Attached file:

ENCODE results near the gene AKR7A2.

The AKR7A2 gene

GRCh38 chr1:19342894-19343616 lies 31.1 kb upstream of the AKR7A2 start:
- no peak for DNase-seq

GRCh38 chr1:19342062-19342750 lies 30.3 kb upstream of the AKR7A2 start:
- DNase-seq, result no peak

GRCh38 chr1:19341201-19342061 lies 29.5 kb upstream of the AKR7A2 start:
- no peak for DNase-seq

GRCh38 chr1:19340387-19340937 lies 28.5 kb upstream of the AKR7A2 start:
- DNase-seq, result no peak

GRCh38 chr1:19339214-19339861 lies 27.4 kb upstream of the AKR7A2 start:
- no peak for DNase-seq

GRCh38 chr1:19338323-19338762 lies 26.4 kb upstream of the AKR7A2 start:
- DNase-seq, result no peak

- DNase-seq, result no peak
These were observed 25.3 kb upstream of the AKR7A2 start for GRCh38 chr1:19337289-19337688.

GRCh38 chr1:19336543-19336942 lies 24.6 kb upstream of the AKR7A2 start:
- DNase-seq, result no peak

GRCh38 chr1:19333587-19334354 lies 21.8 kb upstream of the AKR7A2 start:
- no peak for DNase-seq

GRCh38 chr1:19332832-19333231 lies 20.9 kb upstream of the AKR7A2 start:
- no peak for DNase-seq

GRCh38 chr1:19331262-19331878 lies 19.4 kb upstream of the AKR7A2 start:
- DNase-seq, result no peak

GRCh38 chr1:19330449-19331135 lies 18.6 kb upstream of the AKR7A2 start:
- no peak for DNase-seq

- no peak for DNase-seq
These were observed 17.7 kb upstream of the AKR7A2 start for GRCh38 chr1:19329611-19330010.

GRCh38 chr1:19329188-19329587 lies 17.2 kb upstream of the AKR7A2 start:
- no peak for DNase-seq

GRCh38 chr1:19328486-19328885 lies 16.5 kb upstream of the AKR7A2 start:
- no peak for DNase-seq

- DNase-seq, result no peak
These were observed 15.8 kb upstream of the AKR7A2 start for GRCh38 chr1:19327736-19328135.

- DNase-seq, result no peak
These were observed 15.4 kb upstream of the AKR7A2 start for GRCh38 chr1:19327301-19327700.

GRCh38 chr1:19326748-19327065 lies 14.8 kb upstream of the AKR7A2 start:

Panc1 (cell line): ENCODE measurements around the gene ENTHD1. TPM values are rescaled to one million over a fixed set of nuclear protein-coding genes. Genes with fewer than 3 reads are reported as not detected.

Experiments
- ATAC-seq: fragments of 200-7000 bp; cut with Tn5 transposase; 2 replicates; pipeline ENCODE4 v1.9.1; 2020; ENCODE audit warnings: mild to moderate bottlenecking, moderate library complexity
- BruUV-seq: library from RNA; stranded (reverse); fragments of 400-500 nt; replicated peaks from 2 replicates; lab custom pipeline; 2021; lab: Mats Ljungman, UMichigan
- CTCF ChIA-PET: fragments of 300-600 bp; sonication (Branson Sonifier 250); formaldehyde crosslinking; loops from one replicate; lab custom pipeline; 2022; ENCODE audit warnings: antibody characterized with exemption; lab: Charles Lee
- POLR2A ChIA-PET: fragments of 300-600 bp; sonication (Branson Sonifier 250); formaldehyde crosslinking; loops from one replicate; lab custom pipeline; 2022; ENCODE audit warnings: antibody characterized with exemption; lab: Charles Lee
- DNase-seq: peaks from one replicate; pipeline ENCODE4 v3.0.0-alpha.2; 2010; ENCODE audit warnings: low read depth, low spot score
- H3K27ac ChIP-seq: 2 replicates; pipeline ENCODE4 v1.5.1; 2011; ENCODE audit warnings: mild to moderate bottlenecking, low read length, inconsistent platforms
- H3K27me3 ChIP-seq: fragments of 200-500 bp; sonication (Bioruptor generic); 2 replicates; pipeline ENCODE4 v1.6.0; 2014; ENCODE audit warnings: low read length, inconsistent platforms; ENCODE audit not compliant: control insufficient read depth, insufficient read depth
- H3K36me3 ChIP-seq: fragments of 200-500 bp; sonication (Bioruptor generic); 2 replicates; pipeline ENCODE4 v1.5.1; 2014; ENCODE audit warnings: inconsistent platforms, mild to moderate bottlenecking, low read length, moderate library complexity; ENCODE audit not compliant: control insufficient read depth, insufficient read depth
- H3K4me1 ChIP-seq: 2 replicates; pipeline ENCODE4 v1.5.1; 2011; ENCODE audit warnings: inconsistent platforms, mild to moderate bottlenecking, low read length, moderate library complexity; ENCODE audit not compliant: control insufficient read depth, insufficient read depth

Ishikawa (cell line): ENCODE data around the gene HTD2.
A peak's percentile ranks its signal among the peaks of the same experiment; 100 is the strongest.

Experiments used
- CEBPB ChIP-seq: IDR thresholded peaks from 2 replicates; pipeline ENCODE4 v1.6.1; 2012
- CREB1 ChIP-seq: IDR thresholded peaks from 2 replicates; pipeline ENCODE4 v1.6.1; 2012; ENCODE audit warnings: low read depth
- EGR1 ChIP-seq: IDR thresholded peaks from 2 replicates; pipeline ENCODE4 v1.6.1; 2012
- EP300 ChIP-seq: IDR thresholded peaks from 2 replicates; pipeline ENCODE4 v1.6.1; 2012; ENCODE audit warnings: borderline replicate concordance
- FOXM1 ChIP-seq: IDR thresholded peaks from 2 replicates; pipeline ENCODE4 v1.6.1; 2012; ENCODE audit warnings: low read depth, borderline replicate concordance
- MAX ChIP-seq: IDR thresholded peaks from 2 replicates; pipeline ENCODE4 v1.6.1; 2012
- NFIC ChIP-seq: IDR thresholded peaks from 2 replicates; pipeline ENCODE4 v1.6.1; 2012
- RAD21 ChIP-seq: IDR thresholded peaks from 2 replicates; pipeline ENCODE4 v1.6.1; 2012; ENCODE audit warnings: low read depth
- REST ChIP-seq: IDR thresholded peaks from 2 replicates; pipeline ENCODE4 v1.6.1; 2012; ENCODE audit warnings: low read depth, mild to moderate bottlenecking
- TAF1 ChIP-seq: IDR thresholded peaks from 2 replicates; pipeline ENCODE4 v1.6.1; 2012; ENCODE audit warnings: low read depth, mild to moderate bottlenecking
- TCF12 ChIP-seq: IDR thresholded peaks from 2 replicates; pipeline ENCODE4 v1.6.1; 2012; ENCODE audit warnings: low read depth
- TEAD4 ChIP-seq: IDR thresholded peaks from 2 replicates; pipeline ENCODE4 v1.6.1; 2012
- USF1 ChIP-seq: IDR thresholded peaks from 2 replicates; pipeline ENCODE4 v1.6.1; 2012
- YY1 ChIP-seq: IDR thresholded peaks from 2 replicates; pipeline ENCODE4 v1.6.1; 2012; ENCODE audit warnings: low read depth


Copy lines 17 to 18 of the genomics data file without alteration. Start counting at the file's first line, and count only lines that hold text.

GRCh38 chr1:19336543-19336942 lies 24.6 kb upstream of the AKR7A2 start:
- DNase-seq, result no peak